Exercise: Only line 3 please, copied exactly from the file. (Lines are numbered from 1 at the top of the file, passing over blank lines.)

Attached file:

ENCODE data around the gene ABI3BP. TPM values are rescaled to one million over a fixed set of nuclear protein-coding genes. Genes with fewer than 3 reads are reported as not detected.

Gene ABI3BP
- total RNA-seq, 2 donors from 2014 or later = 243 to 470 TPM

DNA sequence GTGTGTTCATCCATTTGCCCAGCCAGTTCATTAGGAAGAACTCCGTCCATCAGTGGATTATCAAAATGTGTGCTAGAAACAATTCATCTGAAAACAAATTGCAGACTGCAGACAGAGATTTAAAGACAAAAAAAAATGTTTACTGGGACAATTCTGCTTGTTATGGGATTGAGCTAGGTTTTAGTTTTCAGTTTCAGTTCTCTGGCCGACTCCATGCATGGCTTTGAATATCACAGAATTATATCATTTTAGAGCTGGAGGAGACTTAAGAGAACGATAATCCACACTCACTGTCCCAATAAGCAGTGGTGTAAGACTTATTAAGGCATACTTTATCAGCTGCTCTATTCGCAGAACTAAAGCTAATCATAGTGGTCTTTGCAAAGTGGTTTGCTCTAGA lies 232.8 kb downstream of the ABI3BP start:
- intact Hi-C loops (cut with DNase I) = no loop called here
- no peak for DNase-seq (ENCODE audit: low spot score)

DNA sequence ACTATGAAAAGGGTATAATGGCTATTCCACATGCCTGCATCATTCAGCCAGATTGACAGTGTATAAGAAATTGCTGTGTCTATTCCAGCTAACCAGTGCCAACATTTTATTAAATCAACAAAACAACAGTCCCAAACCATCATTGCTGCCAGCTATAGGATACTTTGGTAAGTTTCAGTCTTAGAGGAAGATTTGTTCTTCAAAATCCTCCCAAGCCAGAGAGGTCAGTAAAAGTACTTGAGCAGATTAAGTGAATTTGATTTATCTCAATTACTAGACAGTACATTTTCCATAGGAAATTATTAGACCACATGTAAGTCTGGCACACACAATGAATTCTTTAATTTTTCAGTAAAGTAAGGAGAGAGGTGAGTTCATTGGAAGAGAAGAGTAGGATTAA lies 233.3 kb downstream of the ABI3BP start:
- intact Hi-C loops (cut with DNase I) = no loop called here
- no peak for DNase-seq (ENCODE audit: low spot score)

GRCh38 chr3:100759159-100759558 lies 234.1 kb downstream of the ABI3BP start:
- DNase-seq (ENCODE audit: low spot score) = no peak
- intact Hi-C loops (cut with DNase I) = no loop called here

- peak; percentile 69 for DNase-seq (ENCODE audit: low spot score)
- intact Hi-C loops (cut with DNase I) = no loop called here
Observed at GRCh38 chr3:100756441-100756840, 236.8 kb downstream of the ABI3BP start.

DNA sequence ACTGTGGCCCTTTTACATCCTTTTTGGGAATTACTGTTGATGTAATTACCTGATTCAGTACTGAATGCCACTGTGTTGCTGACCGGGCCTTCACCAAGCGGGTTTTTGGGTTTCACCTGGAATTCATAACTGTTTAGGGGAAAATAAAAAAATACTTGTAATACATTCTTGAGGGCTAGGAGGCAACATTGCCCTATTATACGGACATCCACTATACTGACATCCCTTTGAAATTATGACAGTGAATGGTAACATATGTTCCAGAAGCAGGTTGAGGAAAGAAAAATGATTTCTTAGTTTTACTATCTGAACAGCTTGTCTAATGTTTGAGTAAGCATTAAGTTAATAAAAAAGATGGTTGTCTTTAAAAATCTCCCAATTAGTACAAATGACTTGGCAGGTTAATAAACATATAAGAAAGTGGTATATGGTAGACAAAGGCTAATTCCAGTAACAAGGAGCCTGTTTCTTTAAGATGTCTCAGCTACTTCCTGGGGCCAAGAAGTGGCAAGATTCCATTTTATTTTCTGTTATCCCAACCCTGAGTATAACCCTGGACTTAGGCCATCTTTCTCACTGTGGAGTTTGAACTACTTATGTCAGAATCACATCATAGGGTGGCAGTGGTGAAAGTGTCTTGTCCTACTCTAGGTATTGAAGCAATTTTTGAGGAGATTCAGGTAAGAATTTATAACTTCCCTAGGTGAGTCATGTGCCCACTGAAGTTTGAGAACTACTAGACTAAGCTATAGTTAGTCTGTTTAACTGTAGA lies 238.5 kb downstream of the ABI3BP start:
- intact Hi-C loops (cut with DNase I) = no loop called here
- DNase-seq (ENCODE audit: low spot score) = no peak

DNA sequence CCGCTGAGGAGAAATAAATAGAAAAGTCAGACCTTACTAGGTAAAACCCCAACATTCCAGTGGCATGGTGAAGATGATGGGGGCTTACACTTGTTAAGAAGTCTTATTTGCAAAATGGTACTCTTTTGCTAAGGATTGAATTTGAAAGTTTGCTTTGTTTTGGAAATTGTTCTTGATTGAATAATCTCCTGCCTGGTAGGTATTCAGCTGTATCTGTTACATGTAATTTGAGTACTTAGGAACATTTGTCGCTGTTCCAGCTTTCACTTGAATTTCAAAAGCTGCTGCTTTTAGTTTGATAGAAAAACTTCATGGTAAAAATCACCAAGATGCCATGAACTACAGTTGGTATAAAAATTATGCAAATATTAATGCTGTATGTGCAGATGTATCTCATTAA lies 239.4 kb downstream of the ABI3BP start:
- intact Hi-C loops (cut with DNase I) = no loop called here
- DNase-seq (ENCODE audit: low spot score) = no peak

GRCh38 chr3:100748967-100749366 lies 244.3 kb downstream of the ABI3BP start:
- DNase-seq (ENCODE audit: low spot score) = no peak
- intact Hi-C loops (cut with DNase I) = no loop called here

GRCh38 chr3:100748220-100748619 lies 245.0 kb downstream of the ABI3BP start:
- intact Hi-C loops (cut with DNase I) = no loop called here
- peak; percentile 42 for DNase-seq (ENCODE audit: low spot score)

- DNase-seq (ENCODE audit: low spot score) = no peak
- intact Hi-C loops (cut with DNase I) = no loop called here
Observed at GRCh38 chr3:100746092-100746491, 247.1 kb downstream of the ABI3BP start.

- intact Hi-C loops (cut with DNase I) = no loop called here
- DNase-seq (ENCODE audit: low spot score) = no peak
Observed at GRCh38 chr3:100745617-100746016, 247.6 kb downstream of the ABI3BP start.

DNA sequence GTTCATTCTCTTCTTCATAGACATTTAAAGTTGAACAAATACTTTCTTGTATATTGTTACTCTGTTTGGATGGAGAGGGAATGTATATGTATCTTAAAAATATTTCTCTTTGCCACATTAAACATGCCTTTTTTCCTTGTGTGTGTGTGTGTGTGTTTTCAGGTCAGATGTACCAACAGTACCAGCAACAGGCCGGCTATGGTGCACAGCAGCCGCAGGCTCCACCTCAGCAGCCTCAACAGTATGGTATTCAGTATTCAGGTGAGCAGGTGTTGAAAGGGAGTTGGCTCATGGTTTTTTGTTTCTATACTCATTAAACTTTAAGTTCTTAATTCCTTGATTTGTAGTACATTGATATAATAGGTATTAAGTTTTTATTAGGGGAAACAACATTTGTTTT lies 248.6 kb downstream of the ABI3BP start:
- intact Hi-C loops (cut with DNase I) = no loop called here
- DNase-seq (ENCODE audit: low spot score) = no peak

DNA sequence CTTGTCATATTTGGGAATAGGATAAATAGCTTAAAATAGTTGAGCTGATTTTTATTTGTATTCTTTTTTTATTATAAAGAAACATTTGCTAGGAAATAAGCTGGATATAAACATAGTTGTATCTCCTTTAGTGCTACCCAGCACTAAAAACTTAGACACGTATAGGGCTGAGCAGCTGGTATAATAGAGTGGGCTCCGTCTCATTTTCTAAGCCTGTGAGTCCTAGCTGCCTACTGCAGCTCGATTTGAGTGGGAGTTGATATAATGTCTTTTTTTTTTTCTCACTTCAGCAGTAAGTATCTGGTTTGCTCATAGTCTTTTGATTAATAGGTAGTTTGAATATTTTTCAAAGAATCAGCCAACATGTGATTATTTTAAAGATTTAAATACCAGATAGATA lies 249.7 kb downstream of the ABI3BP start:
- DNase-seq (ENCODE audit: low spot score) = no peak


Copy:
- total RNA-seq, 2 donors from 2014 or later = 243 to 470 TPM